FAGEOL TRUCK COACH CO v. PACIFIC INDEMNITY CO

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District Court of Appeal, First District, Division 1, California.

FAGEOL TRUCK & COACH CO. v. PACIFIC INDEMNITY CO. et al.

Civ. 10969

Decided: March 05, 1941

White, Wakefield, Leighton & White, Dunn, White & Aiken, and Carlos G. White, all of Oakland, for appellant. Fitzgerald, Abbott & Beardsley, of Oakland, for respondent.

The plaintiff, Fageol Truck & Coach Co., brought this action to recover a collision loss claimed to be due under two policies of insurance issued respectively by the defendants Pacific Indemnity Company and Detroit Fire and Marine Insurance Company, covering a truck sold by plaintiff under a conditional sales contract to D.M. Thomas, doing business under the name of Empire System. Plaintiff was given judgment against each defendant, separately, for $3,146.81, the full amount of the loss; but the judgment against Pacific Indemnity Company was conditioned that no part thereof was collectible until plaintiff had satisfactorily established that it was unable to satisfy its judgment against Detroit Fire and Marine Insurance Company. The defendants took separate appeals, which are presented on separate records. However, the main legal problems involved in each appeal are interrelated and arise out of the same facts.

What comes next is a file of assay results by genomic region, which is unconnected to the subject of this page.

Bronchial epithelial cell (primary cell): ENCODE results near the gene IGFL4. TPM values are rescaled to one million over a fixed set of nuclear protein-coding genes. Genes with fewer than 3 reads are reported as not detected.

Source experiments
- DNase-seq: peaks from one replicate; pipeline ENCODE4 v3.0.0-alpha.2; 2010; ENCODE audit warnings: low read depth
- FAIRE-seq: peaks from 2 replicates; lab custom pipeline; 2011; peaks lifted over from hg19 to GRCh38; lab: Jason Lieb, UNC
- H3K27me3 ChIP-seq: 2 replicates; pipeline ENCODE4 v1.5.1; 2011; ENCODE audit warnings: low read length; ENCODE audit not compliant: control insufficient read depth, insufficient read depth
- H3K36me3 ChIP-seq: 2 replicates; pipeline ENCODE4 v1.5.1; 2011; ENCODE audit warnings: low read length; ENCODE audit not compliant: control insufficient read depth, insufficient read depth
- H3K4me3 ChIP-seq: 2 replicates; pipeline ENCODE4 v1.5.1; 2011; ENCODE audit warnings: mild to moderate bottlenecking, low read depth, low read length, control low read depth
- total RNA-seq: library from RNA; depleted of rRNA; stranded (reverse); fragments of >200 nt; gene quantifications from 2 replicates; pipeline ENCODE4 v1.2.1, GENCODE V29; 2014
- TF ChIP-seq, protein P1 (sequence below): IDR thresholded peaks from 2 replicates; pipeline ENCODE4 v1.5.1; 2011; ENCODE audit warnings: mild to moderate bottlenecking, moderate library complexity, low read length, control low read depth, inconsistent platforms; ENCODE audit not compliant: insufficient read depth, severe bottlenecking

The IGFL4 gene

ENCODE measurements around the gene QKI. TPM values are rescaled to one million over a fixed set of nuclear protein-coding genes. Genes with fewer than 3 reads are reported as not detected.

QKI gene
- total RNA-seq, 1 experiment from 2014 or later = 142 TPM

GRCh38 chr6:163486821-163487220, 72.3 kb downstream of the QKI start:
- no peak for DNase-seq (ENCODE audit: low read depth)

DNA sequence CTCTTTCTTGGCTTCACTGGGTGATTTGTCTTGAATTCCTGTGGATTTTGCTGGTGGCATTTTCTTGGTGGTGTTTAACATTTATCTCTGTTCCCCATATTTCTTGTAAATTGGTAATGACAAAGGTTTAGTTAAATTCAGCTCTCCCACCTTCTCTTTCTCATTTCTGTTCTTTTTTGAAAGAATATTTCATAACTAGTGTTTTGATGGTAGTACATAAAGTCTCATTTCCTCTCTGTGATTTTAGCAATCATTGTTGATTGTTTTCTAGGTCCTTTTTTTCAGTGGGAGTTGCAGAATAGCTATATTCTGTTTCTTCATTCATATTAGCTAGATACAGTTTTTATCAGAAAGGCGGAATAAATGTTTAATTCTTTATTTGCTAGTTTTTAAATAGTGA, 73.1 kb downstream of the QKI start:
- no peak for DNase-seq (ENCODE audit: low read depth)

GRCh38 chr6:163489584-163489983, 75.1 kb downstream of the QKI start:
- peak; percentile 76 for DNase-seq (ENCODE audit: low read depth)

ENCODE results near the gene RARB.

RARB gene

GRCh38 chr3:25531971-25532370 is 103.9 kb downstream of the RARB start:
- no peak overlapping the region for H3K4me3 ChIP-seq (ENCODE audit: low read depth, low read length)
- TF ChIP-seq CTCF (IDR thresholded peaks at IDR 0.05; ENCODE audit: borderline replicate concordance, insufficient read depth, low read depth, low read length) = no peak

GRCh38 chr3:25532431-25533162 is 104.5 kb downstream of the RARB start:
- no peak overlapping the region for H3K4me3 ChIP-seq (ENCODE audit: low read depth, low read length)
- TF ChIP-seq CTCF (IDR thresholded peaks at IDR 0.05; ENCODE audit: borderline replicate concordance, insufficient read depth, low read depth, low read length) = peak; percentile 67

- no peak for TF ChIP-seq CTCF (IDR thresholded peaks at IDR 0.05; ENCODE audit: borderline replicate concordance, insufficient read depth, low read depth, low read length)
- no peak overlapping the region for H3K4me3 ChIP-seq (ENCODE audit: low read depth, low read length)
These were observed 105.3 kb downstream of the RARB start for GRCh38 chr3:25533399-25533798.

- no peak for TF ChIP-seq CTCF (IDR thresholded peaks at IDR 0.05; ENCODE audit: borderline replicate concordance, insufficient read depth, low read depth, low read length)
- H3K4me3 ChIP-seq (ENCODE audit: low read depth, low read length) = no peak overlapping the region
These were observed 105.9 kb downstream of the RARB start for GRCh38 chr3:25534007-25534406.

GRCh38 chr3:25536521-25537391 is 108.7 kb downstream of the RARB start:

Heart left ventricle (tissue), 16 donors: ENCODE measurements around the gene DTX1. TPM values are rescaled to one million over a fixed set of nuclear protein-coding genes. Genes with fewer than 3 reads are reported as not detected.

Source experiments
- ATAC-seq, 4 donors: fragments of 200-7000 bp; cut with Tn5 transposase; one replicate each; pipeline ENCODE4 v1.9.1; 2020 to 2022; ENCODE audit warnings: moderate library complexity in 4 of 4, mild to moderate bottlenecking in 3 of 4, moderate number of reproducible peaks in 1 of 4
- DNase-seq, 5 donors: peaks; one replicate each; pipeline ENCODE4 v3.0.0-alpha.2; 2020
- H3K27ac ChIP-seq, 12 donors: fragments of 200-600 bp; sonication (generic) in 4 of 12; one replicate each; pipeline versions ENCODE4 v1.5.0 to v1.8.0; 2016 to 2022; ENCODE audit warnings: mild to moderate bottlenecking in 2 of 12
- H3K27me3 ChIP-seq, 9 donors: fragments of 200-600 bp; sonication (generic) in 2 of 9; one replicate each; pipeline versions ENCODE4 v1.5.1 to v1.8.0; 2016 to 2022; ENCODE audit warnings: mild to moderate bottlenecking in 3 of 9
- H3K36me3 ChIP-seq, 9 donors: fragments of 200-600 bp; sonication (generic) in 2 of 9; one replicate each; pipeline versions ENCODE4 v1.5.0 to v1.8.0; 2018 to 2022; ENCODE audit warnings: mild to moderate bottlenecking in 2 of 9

The conditional sales contract was executed on November 28, 1932, and the truck was delivered during the latter part of the following month. Both transactions took place at Fageol's branch plant in Seattle. The purchase price was $9,871.76 and a $2,000 down payment was made prior to delivery. An additional payment of $500 fell due on December 21, 1932, and the balance was divided into eighteen equal installment payments of $410 each. The first fell due on January 10, 1933, and the others monthly thereafter, except that no payments were required to be made during the months of February and March, 1933. The contract provided that title to the truck was reserved in the seller until the purchase price was fully paid, and the seller was given the right of repossession in case of default in any of the payments. It also provided that the purchaser should carry insurance against specific risks, such as fire and theft, etc. (collision and upset were omitted); that the amount of insurance should not be less than the unpaid balance of the purchase price, and that the insurance should be carried with a company satisfactory to the seller, with loss, if any, payable to the seller or the purchaser or both, as their interests might appear.